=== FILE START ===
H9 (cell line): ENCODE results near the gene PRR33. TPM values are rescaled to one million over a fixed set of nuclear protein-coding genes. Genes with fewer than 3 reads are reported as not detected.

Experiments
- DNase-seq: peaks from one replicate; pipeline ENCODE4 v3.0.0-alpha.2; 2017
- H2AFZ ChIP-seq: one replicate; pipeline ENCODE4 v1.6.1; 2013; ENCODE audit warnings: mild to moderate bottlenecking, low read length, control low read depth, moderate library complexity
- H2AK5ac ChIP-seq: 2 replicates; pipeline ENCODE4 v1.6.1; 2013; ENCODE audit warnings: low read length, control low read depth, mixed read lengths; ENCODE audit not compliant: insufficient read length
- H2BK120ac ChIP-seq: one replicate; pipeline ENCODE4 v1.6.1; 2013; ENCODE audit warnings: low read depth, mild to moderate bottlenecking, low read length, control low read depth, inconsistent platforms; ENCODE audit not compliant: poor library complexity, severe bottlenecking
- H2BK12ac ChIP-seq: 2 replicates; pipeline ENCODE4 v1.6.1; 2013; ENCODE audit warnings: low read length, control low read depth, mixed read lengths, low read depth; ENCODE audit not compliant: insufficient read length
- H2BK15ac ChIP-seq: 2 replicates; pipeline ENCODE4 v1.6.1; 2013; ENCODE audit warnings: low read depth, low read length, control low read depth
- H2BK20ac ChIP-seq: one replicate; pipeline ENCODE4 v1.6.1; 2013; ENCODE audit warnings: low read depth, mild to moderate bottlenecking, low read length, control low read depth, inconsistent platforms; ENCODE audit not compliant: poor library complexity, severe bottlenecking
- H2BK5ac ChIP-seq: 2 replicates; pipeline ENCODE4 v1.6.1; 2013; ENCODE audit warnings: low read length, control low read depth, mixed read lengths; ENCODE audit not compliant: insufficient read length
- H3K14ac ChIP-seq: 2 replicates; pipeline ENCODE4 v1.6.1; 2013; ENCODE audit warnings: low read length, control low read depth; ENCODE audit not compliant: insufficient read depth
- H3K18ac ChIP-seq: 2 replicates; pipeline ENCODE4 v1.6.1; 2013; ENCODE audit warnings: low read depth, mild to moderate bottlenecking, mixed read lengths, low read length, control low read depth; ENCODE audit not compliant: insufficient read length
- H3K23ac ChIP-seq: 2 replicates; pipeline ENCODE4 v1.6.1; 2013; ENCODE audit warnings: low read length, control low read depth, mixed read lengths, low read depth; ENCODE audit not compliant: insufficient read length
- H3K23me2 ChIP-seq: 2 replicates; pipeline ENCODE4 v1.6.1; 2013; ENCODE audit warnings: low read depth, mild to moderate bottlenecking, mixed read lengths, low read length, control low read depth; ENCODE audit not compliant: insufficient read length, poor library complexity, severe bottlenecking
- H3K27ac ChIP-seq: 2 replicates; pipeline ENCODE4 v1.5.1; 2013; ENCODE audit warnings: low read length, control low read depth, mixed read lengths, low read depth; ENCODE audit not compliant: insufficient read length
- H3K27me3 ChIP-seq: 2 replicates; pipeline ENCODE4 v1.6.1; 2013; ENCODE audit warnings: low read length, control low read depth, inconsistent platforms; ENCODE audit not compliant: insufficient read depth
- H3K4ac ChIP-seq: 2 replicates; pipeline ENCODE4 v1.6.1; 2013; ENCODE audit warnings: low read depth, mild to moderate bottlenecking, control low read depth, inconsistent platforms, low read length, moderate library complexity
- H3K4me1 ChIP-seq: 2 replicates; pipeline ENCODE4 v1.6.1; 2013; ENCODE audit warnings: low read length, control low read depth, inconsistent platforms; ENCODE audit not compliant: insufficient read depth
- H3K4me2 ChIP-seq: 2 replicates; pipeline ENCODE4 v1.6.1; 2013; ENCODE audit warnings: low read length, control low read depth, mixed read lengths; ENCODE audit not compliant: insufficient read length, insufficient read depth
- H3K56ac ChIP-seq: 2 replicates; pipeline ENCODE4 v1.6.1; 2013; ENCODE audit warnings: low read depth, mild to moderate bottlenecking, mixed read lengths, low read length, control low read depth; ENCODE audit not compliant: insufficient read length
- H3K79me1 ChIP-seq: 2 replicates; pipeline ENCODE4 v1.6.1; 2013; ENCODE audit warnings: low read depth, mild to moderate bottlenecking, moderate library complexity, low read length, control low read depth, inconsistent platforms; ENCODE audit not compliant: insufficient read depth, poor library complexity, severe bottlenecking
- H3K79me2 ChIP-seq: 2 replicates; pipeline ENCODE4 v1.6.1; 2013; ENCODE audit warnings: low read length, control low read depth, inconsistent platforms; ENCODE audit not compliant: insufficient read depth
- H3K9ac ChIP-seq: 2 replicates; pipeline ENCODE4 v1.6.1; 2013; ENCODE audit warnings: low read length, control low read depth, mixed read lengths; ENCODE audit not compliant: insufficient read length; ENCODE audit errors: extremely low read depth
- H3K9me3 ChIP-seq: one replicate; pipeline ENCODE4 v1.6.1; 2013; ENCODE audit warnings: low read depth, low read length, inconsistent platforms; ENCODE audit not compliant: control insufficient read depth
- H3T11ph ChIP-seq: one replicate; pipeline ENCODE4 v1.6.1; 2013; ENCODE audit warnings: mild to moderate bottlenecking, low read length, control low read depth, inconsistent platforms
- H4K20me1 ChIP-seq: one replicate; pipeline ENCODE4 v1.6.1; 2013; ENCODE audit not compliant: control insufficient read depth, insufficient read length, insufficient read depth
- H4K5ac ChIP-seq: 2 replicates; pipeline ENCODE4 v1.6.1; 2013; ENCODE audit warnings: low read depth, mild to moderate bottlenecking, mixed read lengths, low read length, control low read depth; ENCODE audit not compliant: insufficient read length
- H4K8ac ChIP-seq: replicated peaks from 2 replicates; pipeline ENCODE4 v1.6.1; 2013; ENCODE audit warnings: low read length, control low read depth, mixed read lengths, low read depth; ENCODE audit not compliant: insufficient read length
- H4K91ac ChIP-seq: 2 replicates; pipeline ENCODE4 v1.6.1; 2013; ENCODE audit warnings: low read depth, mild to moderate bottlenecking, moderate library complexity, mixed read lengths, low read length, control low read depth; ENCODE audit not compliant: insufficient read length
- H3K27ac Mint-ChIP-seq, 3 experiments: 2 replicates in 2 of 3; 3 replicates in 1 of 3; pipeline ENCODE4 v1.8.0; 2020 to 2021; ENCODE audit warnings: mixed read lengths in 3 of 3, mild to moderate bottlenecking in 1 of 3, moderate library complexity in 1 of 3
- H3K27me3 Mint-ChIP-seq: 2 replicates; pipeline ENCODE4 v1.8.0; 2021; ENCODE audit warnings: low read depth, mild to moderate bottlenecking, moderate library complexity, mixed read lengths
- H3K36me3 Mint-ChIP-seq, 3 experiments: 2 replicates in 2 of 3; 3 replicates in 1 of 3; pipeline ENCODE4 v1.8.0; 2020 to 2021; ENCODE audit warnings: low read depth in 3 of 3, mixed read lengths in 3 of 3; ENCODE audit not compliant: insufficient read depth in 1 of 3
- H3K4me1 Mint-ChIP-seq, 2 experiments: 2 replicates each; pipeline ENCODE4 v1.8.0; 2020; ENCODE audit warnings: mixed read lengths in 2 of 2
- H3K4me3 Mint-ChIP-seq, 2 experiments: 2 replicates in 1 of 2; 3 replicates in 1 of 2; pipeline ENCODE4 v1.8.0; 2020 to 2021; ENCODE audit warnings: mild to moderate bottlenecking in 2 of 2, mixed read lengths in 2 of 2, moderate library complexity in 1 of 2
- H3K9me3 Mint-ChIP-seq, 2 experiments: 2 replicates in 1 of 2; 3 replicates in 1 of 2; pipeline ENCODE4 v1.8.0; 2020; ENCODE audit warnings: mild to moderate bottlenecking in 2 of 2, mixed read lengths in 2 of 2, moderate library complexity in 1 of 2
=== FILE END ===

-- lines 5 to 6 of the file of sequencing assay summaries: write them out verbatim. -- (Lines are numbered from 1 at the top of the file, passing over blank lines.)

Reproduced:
- H2AK5ac ChIP-seq: 2 replicates; pipeline ENCODE4 v1.6.1; 2013; ENCODE audit warnings: low read length, control low read depth, mixed read lengths; ENCODE audit not compliant: insufficient read length
- H2BK120ac ChIP-seq: one replicate; pipeline ENCODE4 v1.6.1; 2013; ENCODE audit warnings: low read depth, mild to moderate bottlenecking, low read length, control low read depth, inconsistent platforms; ENCODE audit not compliant: poor library complexity, severe bottlenecking